Abstract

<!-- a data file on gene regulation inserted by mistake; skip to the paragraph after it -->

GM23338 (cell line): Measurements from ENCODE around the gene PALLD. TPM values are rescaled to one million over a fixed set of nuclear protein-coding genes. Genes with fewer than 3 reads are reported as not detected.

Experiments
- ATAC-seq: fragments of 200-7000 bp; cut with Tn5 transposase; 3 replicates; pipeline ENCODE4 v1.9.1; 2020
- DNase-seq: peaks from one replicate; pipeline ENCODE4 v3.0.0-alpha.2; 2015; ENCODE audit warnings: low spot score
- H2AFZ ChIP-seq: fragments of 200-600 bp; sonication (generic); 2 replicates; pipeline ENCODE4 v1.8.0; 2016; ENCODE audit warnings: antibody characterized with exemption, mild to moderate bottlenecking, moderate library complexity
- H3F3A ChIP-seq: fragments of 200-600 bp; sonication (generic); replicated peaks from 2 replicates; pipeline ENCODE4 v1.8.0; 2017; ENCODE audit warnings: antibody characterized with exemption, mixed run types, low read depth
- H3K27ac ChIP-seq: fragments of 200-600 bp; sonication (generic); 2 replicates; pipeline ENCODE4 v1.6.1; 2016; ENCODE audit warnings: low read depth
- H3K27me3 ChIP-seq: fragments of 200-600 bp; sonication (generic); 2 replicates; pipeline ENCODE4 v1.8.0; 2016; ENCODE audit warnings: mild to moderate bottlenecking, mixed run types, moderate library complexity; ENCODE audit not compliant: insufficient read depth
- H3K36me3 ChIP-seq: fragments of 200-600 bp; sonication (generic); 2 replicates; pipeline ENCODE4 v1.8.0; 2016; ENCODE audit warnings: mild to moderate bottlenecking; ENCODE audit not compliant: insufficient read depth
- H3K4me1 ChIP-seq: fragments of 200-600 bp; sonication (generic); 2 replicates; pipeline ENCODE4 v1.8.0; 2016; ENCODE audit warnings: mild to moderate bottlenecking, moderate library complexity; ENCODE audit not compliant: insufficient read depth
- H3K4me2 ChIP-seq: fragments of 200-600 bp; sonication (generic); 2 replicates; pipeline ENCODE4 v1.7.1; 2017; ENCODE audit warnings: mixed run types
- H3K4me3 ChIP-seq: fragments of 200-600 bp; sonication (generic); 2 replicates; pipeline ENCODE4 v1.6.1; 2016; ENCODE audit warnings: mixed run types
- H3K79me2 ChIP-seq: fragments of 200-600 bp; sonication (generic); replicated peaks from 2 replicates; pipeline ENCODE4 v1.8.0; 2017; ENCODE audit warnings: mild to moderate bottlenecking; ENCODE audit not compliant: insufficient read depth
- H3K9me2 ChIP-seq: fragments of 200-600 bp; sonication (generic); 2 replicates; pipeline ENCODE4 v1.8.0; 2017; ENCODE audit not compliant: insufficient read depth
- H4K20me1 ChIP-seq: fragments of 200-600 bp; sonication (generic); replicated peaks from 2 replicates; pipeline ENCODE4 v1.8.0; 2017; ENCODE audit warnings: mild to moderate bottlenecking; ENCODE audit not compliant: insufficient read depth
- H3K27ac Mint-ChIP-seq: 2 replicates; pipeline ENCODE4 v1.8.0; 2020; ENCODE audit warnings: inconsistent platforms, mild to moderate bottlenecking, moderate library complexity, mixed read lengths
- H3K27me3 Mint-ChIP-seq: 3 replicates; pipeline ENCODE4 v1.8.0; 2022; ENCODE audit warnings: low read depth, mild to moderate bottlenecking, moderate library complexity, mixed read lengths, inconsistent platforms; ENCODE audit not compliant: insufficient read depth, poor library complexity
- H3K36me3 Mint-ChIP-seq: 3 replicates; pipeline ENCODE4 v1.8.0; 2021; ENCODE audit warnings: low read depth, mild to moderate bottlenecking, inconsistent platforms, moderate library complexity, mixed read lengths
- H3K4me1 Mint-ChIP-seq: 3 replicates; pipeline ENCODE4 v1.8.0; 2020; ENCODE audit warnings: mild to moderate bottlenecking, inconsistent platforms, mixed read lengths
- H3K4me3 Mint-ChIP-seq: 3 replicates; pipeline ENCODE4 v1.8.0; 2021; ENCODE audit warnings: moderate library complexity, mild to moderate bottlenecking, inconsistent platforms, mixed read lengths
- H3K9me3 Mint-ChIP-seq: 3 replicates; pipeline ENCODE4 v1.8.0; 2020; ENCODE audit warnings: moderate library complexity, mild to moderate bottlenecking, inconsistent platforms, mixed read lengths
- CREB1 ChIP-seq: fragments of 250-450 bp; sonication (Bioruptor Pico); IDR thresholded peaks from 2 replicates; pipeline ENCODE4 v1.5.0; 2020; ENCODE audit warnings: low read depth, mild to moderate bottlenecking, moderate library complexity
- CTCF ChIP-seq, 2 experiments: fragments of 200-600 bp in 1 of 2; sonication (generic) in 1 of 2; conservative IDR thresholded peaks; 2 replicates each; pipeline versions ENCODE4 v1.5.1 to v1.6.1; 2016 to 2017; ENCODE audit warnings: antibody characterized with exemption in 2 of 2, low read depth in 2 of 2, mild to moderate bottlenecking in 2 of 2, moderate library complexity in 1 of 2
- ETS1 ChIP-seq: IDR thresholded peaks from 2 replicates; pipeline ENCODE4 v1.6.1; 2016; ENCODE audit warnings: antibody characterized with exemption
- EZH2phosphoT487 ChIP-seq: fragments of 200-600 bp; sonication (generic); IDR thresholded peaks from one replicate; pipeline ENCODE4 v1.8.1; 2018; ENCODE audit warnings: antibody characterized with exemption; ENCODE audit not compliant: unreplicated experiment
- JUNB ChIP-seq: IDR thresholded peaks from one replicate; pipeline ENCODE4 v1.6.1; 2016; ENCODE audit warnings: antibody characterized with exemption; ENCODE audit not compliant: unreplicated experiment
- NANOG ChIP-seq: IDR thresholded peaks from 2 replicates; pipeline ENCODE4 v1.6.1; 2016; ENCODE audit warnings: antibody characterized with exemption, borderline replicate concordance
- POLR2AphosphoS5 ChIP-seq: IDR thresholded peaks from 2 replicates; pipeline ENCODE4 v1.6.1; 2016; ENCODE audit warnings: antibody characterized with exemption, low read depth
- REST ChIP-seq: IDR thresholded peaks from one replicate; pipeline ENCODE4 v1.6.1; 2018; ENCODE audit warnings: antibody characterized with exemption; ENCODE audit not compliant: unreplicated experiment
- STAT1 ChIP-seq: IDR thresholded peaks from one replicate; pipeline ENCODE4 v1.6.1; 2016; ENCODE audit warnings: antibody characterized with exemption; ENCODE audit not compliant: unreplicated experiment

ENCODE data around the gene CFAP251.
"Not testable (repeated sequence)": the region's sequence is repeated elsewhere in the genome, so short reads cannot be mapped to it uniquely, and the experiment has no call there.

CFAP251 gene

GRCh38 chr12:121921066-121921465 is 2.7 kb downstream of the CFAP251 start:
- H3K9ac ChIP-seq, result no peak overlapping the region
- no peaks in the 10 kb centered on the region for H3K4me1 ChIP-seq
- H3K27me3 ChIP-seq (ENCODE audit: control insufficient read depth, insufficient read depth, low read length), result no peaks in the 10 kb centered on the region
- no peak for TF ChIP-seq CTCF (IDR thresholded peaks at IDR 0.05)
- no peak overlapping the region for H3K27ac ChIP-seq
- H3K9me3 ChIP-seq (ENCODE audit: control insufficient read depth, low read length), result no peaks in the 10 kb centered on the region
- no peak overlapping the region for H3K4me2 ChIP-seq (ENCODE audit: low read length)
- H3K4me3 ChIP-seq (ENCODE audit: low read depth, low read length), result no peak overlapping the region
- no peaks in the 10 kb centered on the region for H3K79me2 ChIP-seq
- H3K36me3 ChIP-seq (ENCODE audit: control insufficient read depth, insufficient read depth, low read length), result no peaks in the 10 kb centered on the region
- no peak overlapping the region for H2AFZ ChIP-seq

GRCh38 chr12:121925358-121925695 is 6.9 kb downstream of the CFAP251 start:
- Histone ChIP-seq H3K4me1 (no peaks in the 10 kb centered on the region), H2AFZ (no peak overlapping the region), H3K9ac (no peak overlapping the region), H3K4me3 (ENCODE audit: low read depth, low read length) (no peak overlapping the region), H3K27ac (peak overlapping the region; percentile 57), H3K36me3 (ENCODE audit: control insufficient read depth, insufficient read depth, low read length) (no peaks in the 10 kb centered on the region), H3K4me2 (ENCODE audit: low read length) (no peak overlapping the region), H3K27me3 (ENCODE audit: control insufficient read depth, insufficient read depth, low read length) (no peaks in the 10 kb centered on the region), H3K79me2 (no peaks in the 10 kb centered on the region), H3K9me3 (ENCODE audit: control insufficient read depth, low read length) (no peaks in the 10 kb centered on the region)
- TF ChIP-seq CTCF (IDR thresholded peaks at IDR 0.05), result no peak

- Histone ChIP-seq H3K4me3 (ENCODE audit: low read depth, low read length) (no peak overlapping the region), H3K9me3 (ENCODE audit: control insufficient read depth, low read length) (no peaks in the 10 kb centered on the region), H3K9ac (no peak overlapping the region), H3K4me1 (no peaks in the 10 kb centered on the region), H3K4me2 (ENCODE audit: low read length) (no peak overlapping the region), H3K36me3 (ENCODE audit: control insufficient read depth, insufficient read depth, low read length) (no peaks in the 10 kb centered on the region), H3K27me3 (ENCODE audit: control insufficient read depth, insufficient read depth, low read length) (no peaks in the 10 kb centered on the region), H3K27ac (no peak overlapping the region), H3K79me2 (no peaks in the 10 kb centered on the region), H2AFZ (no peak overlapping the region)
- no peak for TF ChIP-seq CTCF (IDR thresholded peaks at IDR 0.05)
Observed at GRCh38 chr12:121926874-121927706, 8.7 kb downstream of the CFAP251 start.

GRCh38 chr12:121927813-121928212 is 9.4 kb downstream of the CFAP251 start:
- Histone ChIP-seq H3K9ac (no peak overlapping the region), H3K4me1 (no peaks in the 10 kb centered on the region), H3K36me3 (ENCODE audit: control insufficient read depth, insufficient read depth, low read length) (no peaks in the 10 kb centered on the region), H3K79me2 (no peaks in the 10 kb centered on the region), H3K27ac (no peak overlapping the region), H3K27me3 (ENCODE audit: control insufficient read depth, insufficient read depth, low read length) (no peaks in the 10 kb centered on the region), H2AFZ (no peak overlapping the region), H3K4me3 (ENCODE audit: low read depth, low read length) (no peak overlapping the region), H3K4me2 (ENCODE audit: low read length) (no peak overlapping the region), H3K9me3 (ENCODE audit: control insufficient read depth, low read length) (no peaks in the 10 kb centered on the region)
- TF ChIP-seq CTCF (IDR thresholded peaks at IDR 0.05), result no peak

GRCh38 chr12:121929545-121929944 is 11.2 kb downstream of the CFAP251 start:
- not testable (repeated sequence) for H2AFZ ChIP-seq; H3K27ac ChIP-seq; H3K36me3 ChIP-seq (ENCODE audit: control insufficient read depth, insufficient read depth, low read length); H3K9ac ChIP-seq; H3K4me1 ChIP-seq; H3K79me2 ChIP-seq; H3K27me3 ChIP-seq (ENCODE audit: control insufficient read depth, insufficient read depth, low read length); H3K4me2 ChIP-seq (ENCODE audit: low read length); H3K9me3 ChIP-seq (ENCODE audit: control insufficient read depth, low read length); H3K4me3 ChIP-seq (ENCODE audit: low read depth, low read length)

Upper Jurassic-Lower Cretaceous rocks of the Byers Group, exposed on Byers Peninsula, Livingston Island, record the expansion of Gondwana-margin continental-arc facies into a marine intra-arc basin. At least 1.3 km of marine clastic rocks are overlain by about 1.4 km of Lower Cretaceous nonmarine volcaniclastic strata assigned to the Cerro Negro Formation. The base of the nonmarine succession is marked by a low-angle unconformity. The lower 200-240 m is largely pale green- and gray-weathering, and consists mainly of welded and nonwelded silicic ignimbrites, with subordinate reworked silicic tuffs and ignimbritic conglomerates. A change in color to dark red-purple at the top of this interval broadly coincides with a change to a largely basaltic-intermediate provenance. The rest of the succession consists mainly of poorly sorted lithic lapilli-tuffs and tuffaceous breccias largely interpreted as debris-flow and flood-flow deposits. It also includes two welded silicic ignimbrite units rich in basaltic clasts, and is considered to represent a volcaniclastic apron flanking one or more basaltic andesite stratovolcanoes. Though it is dominated by syneruption deposits, this upper division also includes laterally impersistent, subsidence-driven inter-eruption facies, including basaltic conglomerates deposited in incised fluvial channels, minor lacustrine intervals, and rare paleosols. A thicker (100 m), peninsula-wide, mudstone/sandstone-dominated horizon represents a more extended period of inter-eruption deposition, during which the area was the site of a substantial lake. Throughout the Cerro Negro Formation, thickness and facies changes provide evidence of synsedimentary displacement across a series of ENE-trending normal faults, most with downthrow to the south. In the upper part of the formation, resulting differential subsidence led to southward thickening accompanied by increased preservation of inter-eruption facies, and on a smaller scale, trapping of a fluvial channel against the footwall of a synsedimentary fault. This tectonism appears to form part of an Early Cretaceous episode of arc-perpendicular extension well documented elsewhere in the Antarctic Peninsula region.

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